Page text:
Many of our clients ask us our opinion on the future of the B2B catalog. Of course, the answer depends on many things like who your target customer is and what are you selling. Legacy catalogers also generally have legacy measurement systems that tend to inflate the importance of their catalogs somewhat. Their new internet only competition does not have such a bias. Nonetheless, if we believe the short answer to the question is…No, they are not dead yet, but they are dying.
Last year we discussed the approaching “perfect storm” for B2B catalogers. I would like to revisit and update several of those points as I believe they are key to making your own assessment of the diminished importance of your catalog.
1. Postal increases and/or cuts in service. While the deficit problems at USPS have be “kicked down the road” for many years I am getting the sense that this issue might actually get addressed in 2013. In all likelihood that means a combination of higher rates, closed post offices/distribution and elimination of Saturday delivery. Combine this with the irreversible downward trend in first class mail volumes and it is hard to imagine how postage, one of the largest expenses for a B2B cataloger will not increase. Just this week the American Catalog Mailers Association/ACMA sent out two emails warning of pending legislation to dramatically (20%+) increase catalog postal rates. While increases are bad enough it the lack of predictability in frequency and magnitude that is even harder to deal with. We have lived through double digit increases with less than six months notice before. We know that’s very difficult to absorb. You are wise to plan now for a significant increase in postal rates in 2013. Also think about how your new customer acquisition and development would change if postal rates increased, say, 50% increase over the next 3 to 7 years.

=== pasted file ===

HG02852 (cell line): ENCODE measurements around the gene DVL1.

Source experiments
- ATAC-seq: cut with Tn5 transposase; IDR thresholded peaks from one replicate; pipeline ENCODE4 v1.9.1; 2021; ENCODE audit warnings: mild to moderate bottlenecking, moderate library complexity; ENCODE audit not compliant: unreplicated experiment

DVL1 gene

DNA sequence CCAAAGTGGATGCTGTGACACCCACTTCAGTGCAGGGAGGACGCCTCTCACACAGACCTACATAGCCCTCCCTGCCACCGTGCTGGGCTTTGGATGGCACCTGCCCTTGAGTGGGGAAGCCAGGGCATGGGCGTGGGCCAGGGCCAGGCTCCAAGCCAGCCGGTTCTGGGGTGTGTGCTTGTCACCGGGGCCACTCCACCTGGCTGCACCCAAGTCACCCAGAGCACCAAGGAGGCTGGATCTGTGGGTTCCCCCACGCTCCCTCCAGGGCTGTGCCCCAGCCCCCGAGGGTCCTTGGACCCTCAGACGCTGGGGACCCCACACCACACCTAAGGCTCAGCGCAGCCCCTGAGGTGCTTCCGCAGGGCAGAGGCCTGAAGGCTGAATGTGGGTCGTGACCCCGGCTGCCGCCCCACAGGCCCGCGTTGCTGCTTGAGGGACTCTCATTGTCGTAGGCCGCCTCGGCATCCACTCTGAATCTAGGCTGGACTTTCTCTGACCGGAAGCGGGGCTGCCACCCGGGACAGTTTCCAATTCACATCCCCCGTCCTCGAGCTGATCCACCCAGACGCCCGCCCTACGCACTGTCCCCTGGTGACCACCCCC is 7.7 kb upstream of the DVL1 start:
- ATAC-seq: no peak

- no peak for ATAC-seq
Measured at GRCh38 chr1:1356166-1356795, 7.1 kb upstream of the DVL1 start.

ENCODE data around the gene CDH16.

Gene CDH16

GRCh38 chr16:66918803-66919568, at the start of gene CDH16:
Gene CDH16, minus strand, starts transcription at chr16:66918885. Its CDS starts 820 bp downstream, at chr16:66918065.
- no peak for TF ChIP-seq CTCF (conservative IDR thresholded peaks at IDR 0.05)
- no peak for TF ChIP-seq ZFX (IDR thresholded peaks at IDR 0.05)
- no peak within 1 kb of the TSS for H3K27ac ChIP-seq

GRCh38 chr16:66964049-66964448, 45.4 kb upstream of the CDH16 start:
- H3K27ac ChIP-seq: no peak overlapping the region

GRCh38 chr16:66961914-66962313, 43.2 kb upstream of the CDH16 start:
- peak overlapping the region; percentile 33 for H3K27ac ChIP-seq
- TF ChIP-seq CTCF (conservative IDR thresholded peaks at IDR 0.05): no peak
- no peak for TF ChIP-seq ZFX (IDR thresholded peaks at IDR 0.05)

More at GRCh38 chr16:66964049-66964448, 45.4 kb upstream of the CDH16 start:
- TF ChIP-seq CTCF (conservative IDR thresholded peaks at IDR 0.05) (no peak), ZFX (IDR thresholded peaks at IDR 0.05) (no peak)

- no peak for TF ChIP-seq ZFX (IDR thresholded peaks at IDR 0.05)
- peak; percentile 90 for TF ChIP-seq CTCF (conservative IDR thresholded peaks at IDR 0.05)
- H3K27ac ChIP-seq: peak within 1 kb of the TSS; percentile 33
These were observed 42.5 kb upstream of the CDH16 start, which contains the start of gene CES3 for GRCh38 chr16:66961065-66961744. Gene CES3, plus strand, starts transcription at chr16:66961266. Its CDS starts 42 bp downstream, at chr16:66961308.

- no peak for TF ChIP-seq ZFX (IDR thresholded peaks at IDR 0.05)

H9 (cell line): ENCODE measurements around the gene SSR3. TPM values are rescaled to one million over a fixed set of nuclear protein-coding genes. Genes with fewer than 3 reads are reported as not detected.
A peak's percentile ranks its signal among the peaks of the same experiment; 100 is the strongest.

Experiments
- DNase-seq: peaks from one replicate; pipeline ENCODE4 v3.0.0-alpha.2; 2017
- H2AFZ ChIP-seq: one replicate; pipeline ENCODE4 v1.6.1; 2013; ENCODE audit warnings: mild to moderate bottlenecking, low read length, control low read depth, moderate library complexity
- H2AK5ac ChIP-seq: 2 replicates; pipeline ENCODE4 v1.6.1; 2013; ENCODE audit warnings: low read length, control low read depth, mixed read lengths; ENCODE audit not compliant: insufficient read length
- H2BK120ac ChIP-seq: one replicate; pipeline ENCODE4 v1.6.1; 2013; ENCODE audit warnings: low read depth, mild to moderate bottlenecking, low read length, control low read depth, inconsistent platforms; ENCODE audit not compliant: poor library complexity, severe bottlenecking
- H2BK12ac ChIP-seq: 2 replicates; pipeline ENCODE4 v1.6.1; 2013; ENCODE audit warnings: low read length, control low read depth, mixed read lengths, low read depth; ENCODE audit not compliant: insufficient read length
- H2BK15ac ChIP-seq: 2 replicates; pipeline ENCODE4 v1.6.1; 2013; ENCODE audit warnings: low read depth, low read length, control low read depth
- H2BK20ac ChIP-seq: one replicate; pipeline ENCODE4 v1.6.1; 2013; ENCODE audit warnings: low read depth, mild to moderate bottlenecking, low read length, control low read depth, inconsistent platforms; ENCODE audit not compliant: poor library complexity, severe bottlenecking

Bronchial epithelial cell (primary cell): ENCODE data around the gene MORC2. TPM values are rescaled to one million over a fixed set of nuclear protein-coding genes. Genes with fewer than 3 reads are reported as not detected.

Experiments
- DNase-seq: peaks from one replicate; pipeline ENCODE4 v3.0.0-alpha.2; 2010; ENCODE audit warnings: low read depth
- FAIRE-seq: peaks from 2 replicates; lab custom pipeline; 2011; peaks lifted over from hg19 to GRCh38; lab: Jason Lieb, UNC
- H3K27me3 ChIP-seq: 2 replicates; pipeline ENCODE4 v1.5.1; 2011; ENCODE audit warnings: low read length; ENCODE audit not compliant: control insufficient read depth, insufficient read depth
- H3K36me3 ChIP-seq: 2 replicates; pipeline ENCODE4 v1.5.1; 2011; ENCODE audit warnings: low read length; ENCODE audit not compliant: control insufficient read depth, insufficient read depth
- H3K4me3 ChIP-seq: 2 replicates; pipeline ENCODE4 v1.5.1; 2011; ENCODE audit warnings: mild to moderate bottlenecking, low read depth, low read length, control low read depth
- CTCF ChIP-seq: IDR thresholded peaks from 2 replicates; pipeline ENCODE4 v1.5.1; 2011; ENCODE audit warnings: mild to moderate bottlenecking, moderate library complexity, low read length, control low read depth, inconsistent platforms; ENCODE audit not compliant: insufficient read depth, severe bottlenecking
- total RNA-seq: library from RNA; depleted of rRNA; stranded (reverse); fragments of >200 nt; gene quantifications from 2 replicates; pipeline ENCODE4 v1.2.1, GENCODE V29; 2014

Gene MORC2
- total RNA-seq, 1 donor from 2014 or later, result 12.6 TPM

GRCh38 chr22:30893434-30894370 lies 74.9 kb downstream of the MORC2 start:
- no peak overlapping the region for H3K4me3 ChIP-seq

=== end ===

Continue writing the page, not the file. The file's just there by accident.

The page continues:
2. Collection of state sales taxes. It’s not a secret that the states are strapped for cash and as online sales have increased over the last ten years so has the size of their opportunity. Our good friends at ACMA (www.catalogmailers.org) are fighting this issue hard on our behalf and along with other interested parties have formed TRUsT, www.truesimplication.org to fight this particular issue with gusto! The Marketplace Equity Act Congress) and the Marketplace Fairness Act (Senate) are both in discussion to “level the playing field” and raise billions of dollars for state coffers. It is interesting to note that Amazon has recently switched sides on this issue and come out in favor of this pending legislation presumably because they already have a presence in many states. We believe it is not a matter of IF, only WHEN this will happen and advise our clients to have a contingency plan now.